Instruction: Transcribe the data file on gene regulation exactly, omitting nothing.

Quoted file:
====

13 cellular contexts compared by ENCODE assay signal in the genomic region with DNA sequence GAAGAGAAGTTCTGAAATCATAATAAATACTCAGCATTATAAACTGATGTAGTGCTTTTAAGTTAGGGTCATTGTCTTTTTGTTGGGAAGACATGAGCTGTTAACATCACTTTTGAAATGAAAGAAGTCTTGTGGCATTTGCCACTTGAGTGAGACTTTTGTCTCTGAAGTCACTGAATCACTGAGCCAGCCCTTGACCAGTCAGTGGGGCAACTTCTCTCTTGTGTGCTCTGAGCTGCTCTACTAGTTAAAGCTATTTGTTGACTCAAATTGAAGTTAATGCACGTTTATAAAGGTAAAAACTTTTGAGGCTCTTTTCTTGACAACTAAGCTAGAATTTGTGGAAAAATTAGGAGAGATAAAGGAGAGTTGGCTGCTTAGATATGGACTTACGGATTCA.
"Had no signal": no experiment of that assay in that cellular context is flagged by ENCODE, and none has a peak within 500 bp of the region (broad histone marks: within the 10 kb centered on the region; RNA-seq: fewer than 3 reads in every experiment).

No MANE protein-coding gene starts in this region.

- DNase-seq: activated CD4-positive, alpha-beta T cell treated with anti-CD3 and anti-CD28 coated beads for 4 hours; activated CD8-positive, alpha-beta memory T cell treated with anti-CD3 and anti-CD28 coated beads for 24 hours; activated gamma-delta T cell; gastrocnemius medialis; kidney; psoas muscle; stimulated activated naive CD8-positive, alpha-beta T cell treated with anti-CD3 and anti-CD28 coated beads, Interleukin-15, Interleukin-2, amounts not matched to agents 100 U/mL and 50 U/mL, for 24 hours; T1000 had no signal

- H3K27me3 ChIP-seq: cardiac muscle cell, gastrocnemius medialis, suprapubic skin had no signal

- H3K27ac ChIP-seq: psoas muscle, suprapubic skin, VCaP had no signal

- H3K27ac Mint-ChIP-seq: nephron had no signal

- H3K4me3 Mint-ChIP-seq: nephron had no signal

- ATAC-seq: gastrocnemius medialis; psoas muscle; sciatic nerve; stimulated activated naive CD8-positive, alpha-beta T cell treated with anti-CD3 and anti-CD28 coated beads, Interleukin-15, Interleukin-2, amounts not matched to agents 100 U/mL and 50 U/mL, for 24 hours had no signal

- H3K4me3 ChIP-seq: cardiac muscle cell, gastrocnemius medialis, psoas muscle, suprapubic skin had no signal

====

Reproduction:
13 cellular contexts compared by ENCODE assay signal in the genomic region with DNA sequence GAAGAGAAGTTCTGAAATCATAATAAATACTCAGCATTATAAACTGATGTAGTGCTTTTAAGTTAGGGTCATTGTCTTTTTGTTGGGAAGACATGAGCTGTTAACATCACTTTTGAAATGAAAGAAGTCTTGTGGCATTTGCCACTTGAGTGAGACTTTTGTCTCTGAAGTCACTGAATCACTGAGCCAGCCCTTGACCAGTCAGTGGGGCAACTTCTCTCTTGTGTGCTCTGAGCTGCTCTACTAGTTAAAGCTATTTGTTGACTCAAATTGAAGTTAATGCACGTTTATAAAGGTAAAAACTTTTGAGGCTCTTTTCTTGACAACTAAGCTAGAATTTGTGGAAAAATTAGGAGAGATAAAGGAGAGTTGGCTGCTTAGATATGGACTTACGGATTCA.
"Had no signal": no experiment of that assay in that cellular context is flagged by ENCODE, and none has a peak within 500 bp of the region (broad histone marks: within the 10 kb centered on the region; RNA-seq: fewer than 3 reads in every experiment).

No MANE protein-coding gene starts in this region.

- DNase-seq: activated CD4-positive, alpha-beta T cell treated with anti-CD3 and anti-CD28 coated beads for 4 hours; activated CD8-positive, alpha-beta memory T cell treated with anti-CD3 and anti-CD28 coated beads for 24 hours; activated gamma-delta T cell; gastrocnemius medialis; kidney; psoas muscle; stimulated activated naive CD8-positive, alpha-beta T cell treated with anti-CD3 and anti-CD28 coated beads, Interleukin-15, Interleukin-2, amounts not matched to agents 100 U/mL and 50 U/mL, for 24 hours; T1000 had no signal

- H3K27me3 ChIP-seq: cardiac muscle cell, gastrocnemius medialis, suprapubic skin had no signal

- H3K27ac ChIP-seq: psoas muscle, suprapubic skin, VCaP had no signal

- H3K27ac Mint-ChIP-seq: nephron had no signal

- H3K4me3 Mint-ChIP-seq: nephron had no signal

- ATAC-seq: gastrocnemius medialis; psoas muscle; sciatic nerve; stimulated activated naive CD8-positive, alpha-beta T cell treated with anti-CD3 and anti-CD28 coated beads, Interleukin-15, Interleukin-2, amounts not matched to agents 100 U/mL and 50 U/mL, for 24 hours had no signal

- H3K4me3 ChIP-seq: cardiac muscle cell, gastrocnemius medialis, psoas muscle, suprapubic skin had no signal